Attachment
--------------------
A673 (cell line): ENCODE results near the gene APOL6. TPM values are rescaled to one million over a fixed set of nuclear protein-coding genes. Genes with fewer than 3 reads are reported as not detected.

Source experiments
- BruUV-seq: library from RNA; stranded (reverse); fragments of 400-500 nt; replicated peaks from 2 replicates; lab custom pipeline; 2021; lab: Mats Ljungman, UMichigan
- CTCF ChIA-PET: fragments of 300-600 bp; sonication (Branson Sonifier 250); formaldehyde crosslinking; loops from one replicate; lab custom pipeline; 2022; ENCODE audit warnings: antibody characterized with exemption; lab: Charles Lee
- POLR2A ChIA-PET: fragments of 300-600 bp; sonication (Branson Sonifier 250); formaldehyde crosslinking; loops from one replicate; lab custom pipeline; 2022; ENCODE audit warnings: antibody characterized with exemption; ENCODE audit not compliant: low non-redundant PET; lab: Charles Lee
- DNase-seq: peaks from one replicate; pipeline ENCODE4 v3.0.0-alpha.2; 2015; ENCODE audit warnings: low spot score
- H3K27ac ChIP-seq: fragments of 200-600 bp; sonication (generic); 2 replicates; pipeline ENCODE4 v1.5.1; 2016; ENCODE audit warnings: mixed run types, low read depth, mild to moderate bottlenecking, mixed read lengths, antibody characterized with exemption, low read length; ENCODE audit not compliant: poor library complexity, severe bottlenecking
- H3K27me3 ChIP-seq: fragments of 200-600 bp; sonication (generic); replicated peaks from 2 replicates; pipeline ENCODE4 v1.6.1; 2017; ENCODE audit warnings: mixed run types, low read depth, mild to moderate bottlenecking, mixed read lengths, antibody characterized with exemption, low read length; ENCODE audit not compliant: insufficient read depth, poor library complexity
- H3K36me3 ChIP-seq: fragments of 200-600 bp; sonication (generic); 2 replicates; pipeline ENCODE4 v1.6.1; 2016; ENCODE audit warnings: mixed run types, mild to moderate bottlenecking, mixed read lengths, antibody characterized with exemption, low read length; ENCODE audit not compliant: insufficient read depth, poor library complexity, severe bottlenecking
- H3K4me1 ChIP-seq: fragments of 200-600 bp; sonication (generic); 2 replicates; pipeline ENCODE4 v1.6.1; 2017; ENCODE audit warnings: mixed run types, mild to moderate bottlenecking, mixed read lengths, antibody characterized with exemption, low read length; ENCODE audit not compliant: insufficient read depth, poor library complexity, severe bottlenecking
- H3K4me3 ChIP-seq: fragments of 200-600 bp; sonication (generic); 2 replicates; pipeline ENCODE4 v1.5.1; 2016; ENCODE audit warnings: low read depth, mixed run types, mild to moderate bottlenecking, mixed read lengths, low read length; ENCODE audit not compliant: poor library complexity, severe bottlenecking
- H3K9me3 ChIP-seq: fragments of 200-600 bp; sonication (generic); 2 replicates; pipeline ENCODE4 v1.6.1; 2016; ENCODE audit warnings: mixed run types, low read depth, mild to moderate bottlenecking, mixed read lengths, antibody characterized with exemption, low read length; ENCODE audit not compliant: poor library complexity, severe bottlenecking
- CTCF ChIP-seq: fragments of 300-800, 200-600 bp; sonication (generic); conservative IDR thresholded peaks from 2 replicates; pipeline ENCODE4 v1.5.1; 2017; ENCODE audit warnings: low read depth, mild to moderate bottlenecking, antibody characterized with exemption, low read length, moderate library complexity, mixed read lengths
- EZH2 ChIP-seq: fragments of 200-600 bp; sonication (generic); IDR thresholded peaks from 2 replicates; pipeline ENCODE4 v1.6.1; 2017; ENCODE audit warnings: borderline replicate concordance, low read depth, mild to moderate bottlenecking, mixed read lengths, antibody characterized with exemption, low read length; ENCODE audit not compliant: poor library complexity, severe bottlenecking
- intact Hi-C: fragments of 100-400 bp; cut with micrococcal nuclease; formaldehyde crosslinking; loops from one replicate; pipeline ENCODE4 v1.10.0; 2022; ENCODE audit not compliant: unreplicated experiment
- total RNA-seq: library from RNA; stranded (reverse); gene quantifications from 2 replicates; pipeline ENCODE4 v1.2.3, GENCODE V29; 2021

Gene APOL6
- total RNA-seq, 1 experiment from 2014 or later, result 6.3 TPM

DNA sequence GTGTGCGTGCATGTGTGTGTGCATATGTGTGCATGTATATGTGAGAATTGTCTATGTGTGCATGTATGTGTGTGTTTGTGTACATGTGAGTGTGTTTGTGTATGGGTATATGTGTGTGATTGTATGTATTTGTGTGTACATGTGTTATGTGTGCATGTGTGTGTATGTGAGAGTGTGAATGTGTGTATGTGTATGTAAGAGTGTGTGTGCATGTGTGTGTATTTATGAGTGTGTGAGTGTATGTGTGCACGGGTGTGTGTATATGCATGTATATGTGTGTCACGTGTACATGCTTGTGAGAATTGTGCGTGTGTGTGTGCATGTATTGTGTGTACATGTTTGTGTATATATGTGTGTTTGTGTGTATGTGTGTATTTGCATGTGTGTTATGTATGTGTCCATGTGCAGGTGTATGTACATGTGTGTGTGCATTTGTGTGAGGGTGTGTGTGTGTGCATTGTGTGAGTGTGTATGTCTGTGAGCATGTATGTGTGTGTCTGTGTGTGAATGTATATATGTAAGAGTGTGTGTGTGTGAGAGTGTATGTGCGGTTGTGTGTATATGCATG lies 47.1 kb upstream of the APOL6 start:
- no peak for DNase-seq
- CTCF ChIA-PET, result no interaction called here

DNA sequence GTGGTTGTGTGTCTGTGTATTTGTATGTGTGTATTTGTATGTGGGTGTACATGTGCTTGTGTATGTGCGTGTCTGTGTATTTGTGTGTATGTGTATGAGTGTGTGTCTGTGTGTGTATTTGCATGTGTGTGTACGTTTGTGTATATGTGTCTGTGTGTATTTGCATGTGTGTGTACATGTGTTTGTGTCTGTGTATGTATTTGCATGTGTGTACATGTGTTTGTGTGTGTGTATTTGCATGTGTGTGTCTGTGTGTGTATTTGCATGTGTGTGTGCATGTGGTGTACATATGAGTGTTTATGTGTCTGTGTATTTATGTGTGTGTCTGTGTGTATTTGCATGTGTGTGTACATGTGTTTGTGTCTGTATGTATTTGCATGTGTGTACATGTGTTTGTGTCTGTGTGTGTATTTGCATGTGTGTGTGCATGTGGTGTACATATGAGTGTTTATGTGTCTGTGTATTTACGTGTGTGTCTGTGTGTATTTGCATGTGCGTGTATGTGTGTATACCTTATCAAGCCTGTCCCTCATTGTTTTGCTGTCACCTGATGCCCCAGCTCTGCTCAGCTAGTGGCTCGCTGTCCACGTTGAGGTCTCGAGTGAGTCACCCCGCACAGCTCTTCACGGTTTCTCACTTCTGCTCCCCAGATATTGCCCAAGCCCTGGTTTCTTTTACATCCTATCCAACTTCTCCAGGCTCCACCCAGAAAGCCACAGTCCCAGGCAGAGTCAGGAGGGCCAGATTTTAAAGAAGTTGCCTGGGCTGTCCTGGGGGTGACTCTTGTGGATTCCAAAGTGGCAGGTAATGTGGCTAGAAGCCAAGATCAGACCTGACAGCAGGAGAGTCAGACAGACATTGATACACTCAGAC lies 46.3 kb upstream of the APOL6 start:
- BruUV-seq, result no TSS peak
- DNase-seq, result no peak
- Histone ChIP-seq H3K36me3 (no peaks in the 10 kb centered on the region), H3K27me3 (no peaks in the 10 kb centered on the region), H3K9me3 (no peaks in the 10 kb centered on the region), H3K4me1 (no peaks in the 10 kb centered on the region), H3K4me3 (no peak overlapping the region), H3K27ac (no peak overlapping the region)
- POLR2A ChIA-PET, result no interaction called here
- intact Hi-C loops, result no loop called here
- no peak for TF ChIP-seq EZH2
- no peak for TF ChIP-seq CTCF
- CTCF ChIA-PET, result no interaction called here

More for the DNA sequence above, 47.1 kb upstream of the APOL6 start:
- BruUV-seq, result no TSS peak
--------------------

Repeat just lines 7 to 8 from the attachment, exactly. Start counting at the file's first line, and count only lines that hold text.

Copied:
- H3K27ac ChIP-seq: fragments of 200-600 bp; sonication (generic); 2 replicates; pipeline ENCODE4 v1.5.1; 2016; ENCODE audit warnings: mixed run types, low read depth, mild to moderate bottlenecking, mixed read lengths, antibody characterized with exemption, low read length; ENCODE audit not compliant: poor library complexity, severe bottlenecking
- H3K27me3 ChIP-seq: fragments of 200-600 bp; sonication (generic); replicated peaks from 2 replicates; pipeline ENCODE4 v1.6.1; 2017; ENCODE audit warnings: mixed run types, low read depth, mild to moderate bottlenecking, mixed read lengths, antibody characterized with exemption, low read length; ENCODE audit not compliant: insufficient read depth, poor library complexity